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Klezfest St. Petersburg 2008: Success Against All Odds
In the summer of 1997, the Jewish Community Center of St. Petersburg held its first annual Klezfest St. Petersburg, the now world-famous festival of traditional East-European Jewish music. Initially envisioned as an educational program for musicians from the newly established Jewish communities of the former USSR, Klezfest has since grown into one of the premier international music forums, where klezmorim from all over the world gather, share experiences, and, best of all, play Jewish music together. Klezfest concerts have become an integral part of St. Petersburg cultural life and a "calling card" for the city's Jewish community. It is no surprise that the Lonely Planet guidebook to Russia mentions only two Jewish "objects" in all of St. Petersburg—the Grand Choral Synagogue and Klezfest.
In 2008, the Jewish Community Center of St. Petersburg faced considerable difficulties in organizing Klezfest. Because foreign funding agencies declined to support the festival, there was a danger that Klezfest would not take place in St. Petersburg at all. However, the festival organizers could not bear the thought of depriving St. Petersburg audiences of their beloved festival. Outstanding effort went into preparation and our listening public had the pleasure of attending Klezfest after all, albeit on a lower scale than usual. This year, Klezfest was organized with the support of the St. Petersburg branch of the Russian Jewish Congress.
Approximately thirty performers from the United States, Russia, Ukraine, Moldova, and Latvia appeared on the stage of the prestigious Beloselsky-Belozersky Palace, the traditional venue for Klezfest concerts. The audience was delighted by Deborah Strauss and Jeff Warschauer, renowned connoisseurs of the traditional Yiddish style, who traveled all the way from New York to give their debut performance in St. Petersburg. Another duo, comprised of Latvian accordionist Ilya Shneiweiss and American clarinetist Zoe Christiansen, impressed music lovers with their experimental approach to Klezmer music. The Klezfest stage also welcomed Klezmer star Lorin Sklamberg, the frontman for the New York-based Klezmatics, as well as singer Yefim Chorny from Kishinev, who has won the hearts of the St. Petersburg public, and Moscow-based poet and singer Psoy Korolenko, the much-adored favorite of young audiences. Many, many other talented musicians performed as well.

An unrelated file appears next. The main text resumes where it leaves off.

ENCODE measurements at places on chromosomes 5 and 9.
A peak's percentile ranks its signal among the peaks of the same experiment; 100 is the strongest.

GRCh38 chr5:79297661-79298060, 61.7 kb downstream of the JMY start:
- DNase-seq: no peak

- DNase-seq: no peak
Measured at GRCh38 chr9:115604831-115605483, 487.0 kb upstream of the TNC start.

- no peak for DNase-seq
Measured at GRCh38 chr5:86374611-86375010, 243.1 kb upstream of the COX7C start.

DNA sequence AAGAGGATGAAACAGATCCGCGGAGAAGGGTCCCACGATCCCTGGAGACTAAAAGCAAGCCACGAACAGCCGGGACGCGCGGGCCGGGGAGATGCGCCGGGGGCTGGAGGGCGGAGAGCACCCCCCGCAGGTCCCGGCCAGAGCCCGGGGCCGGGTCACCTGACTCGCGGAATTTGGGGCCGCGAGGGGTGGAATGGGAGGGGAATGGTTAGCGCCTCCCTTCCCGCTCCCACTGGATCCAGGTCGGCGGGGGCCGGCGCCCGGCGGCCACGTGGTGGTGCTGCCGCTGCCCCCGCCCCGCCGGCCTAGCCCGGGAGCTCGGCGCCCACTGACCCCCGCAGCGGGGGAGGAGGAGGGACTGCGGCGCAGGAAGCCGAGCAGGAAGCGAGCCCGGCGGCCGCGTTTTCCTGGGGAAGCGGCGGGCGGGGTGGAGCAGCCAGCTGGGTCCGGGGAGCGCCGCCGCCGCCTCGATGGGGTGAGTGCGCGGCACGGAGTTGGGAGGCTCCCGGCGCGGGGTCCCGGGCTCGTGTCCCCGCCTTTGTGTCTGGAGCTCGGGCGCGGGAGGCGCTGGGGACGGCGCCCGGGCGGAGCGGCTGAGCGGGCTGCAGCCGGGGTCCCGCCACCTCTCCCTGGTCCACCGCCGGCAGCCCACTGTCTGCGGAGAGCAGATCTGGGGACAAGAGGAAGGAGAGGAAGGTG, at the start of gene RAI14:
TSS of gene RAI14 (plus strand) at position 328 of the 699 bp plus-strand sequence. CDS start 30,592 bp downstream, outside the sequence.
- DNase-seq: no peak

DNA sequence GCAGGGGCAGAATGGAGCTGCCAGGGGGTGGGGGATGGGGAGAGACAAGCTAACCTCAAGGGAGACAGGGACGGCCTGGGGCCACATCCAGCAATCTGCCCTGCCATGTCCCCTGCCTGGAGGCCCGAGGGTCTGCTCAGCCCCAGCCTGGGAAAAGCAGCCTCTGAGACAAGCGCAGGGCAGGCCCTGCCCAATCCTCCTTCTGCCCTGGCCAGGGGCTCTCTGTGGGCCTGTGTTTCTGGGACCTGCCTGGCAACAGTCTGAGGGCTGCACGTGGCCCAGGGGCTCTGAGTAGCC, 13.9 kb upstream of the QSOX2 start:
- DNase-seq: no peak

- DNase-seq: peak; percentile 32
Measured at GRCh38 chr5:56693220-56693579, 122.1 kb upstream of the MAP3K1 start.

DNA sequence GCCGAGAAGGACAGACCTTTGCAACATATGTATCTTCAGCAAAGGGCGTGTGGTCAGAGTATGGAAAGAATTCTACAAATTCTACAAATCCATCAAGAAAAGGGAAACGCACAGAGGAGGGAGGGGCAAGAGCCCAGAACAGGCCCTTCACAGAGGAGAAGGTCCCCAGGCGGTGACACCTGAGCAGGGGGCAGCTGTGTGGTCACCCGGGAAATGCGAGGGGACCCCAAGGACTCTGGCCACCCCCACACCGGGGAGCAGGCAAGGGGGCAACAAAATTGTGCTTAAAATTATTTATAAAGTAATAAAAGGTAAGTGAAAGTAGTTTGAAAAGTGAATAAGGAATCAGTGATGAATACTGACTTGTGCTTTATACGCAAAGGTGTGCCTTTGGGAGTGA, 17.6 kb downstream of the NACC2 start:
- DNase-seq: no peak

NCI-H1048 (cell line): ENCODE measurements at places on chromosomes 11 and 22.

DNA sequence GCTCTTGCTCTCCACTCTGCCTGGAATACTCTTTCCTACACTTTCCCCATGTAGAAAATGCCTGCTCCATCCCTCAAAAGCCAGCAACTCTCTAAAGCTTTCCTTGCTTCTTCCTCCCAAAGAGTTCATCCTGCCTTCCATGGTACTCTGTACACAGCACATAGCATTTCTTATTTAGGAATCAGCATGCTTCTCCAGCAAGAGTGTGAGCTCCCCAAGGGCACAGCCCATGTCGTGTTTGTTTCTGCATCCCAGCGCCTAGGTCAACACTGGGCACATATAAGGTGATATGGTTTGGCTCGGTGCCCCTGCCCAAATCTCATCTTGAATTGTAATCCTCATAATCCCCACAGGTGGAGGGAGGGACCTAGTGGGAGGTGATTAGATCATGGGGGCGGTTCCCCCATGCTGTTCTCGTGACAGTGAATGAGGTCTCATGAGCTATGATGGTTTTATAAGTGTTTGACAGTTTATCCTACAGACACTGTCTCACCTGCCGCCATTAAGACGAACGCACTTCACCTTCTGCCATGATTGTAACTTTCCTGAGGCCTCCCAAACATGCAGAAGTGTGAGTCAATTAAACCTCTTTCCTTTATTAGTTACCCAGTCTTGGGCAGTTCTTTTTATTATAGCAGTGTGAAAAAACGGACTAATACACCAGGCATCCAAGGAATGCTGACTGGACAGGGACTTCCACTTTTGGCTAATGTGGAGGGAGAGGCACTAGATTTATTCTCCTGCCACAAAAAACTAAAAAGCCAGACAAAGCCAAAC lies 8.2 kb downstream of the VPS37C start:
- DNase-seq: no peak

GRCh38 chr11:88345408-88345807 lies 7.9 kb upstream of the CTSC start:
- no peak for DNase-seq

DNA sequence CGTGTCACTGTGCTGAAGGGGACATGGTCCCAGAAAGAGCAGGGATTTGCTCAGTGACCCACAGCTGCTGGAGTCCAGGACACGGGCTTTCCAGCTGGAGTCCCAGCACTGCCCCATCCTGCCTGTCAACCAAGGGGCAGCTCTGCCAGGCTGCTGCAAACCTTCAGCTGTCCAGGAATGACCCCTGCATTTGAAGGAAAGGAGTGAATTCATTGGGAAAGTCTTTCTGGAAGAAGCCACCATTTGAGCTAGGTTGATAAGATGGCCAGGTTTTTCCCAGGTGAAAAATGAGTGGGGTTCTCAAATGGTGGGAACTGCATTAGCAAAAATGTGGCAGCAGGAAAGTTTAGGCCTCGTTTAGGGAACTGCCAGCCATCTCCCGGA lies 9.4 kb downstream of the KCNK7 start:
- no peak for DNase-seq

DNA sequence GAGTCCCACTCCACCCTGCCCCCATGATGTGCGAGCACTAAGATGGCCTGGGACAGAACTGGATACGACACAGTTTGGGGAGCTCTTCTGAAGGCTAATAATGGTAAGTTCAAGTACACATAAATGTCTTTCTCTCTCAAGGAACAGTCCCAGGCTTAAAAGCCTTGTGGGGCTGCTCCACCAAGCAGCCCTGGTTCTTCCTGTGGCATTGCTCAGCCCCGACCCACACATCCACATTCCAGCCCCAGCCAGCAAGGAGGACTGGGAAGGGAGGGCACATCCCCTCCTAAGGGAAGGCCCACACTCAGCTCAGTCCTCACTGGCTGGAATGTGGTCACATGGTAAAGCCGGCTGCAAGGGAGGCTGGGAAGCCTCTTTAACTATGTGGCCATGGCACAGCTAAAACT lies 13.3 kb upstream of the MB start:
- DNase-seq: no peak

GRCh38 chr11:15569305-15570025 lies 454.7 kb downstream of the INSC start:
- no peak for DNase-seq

This year, as every year before, Klezfest St. Petersburg was noted for the high quality of festival performance, the diversity of genres and styles, the environment of creativity and inspiration, and the devotion to Jewish musical heritage. This unique atmosphere united musicians from around the globe with spectators so numerous, that they filled the concert hall until not an inch of space remained. The festival culminated in the traditional KlezBoatRide that tours the rivers and canals of "Venice of the North." Jewish melodies resounded under the open bridges of this great city, symbolizing the resilience of Klezfest St. Petersburg in the face of obstacles and the determination of the Klezfest team to continue its mission.
Published in the Bulletin for St. Petersburg of the Russian Jewish Congress, Issue 10, June 2008